Tuesday, March 27, 2007


Did you catch the news ? The Bush Administration just proposed to raise the Federal gas tax 50 cents a gallon. Are you kiddin’ me ?!! Ross Perot might be snickering in the background but the American public is going to be outraged. Can you imagine what this will do to the economy ? What in the world are these fools in Washington thinking ?

Okay, so the Bush Administration isn’t talking about raising the tax on your gas. But they are talking about raising the tax on aviation gas by 50 cents. Federal tax on gas for your car is 18+ cents a gallon. On aviation gas it’s 19+ cents per gallon. The FAA’s “user fee” proposal would raise that tax on aviation gas to 70 cents a gallon. And it has about as much chance of being passed as a 50 cent hike on your gas. The FAA’s funding proposal is now being called DOA -- “Dead On Arrival.”

So why bother making the proposal ? Is it just a distraction ? A negotiating position ? Just more political shenanigans ? Who knows. Just don’t make the mistake of thinking these people are stupid. George Bush has made a career out of letting people think he’s stupid. And now he’s the President.

If you want to take the time to read the Administration’s NextGen Financing Reform Act of 2007 (Reauthorization) submission you’ll see some curious details. You can watch the slick video-sales job but you can also scroll down and look at the bits and pieces of the program.

I try to stick with what I know when I’m trying to figure something out so I chose to look at the NextGen Fact Sheet.

At the bottom of the page you’ll find this quote: “Without NextGen there will be gridlock in the skies.” I’ve got a real problem with the concept of “gridlock in the skies.” While “gridlock in the skies” is theoretically possible it’s almost irrelevant. In air traffic control, gridlock on the ground is the problem. The current ATC system can deliver airplanes to the runway far faster than any airport can handle them. Think of going from an interstate highway into a parking garage. Yes, sooner or later the interstate might back up but only long after you can’t get them into the parking garage fast enough.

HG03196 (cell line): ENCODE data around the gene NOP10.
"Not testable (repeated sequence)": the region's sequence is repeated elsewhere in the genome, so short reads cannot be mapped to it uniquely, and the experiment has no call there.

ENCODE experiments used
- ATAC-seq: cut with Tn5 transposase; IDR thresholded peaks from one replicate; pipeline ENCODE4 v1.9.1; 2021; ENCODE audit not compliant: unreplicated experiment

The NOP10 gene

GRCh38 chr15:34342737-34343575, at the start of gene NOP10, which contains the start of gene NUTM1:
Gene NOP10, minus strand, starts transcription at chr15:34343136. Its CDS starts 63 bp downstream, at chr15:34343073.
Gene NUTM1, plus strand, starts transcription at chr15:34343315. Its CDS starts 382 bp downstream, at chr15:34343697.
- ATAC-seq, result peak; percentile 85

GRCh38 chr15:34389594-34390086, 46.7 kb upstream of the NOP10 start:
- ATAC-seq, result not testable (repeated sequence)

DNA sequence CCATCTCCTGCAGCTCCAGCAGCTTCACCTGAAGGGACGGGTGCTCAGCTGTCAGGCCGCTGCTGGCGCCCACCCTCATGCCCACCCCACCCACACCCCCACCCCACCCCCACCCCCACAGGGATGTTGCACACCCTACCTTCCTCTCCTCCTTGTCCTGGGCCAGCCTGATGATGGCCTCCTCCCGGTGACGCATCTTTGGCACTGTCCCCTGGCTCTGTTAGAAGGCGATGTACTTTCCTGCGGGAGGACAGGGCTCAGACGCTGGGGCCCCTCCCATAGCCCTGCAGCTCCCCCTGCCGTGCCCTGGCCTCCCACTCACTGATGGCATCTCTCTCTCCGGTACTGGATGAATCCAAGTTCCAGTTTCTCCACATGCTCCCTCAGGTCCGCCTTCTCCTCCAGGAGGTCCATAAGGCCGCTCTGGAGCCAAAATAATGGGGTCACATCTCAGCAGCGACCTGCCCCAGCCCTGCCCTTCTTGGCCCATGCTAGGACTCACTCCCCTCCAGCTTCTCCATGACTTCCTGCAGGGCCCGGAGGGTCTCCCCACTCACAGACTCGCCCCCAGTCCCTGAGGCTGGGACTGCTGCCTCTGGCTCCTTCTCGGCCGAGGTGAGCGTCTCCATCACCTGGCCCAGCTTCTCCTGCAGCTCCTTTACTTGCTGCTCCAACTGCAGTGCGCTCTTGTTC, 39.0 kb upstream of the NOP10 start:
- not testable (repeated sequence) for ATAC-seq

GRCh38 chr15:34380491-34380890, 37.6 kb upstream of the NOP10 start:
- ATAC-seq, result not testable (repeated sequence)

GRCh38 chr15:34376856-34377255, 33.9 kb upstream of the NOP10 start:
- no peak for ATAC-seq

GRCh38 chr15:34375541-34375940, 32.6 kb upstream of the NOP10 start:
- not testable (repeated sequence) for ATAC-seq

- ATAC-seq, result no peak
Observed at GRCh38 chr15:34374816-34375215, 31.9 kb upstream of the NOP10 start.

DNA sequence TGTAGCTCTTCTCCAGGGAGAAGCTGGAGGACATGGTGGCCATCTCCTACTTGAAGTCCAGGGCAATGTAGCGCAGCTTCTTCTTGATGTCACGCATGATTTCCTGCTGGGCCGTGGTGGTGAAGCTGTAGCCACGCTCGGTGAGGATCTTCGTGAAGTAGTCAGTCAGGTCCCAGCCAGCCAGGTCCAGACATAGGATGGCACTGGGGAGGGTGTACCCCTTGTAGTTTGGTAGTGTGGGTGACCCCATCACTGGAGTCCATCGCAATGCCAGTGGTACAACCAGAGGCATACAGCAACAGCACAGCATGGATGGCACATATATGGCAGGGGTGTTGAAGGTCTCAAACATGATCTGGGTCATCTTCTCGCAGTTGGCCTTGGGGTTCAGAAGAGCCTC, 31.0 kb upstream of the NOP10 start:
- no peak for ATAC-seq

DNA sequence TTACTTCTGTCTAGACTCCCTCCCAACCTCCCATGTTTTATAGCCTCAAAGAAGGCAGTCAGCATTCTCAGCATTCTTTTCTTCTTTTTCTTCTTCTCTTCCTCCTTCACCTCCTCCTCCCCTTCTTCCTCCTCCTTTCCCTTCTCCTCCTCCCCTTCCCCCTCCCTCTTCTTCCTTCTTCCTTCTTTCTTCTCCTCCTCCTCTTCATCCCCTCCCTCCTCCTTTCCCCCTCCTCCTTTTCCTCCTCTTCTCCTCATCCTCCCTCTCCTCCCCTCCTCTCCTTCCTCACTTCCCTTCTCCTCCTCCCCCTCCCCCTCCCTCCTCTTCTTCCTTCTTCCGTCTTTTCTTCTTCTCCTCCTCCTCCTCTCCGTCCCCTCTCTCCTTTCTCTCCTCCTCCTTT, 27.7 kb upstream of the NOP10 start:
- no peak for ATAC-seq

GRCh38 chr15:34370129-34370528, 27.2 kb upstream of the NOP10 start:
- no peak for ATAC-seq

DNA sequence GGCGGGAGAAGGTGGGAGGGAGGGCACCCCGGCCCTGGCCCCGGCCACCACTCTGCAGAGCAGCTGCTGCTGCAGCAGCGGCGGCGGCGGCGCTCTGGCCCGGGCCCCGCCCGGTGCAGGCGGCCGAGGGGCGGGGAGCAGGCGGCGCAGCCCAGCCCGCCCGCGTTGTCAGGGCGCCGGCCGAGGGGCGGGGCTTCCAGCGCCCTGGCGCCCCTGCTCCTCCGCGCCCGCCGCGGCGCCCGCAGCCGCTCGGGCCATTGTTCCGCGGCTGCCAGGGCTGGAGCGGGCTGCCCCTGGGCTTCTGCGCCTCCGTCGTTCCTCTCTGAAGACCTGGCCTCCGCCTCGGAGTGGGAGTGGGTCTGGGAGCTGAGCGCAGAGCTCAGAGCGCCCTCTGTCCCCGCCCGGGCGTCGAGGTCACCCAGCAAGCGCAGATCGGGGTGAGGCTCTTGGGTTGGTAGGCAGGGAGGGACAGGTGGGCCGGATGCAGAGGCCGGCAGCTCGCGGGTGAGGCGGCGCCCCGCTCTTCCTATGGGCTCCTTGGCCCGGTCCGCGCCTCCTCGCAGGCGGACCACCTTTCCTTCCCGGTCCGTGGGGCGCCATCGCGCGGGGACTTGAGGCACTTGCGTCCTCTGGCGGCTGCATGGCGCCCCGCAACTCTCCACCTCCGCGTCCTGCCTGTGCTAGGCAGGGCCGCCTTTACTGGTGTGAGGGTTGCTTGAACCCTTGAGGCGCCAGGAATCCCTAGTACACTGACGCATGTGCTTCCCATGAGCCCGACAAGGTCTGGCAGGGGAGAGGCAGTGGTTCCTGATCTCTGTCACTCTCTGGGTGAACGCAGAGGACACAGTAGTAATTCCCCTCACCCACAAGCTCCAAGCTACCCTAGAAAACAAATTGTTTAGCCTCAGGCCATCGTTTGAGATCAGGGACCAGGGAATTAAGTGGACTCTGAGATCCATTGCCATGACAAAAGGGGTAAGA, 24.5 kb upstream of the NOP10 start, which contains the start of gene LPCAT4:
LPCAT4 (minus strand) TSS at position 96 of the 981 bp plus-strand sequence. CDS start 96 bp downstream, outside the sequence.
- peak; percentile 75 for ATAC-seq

And then there’s the weather. To carry this imperfect analogy a little further, a thunderstorm along a major air route is like closing a lane on the interstate. Again, it will back things up but the problem isn’t the “interstate”. It’s the weather.

So what do we we do ? Well, you make improvements where you can and as technology allows. You build better exits off the “interstate” -- high speed exits off the runway. You put grooves in the “road” to lessen the chance of an accident during bad weather -- better weather radar to improve an aircraft’s ability to navigate around dangerous weather. In other words, you do what you can and what is possible, recognizing that you can’t change the laws of physics or change the weather.

Technology is a good thing. Always keep this thought in mind, though. It’s key. Aviation doesn’t run on the “latest-greatest” technology. We should always be looking at it. We should always be thinking of what technology might be able to do for aviation. But the thing to remember is what we are looking for is reliable. We’re looking for proven, stable and safe technology. You don’t want the lives of a million-plus passengers a day depending on the latest version of your favorite software. You want the version that has had all the bugs fixed.

Gettin’ the flick ? ADS-B and GPS sound really cool until the Chinese decide to start shooting satellites out of orbit, sunspots start acting up or you realize your repairman now needs a space suit to fix your “satellite based system.”

One other thing while we’re here. There was a program in the FAA called NEXCOM. That’s "Com" -- with an “M.”

Next Generation Air/Ground Communications (NEXCOM)
“In May 1998, the FAA Joint Resources Council (JRC) approved the approach recommended by the Next Generation Air/Ground Communications (NEXCOM) investment analysis (IA) team. The team recommended adopting the International Civil Aviation Organization’s future communications system, VDL Mode 3, for the U.S. National Airspace System.”

May 1998 was almost nine years ago. Where is it (NEXCOM) ? Click on the “NEXCOM web site” link at the bottom of the page and you get... Page Not Found.

NextGen, NexCom or NexCon ? That’s "Con" -- with an “N.”

Don Brown
March 27, 2007

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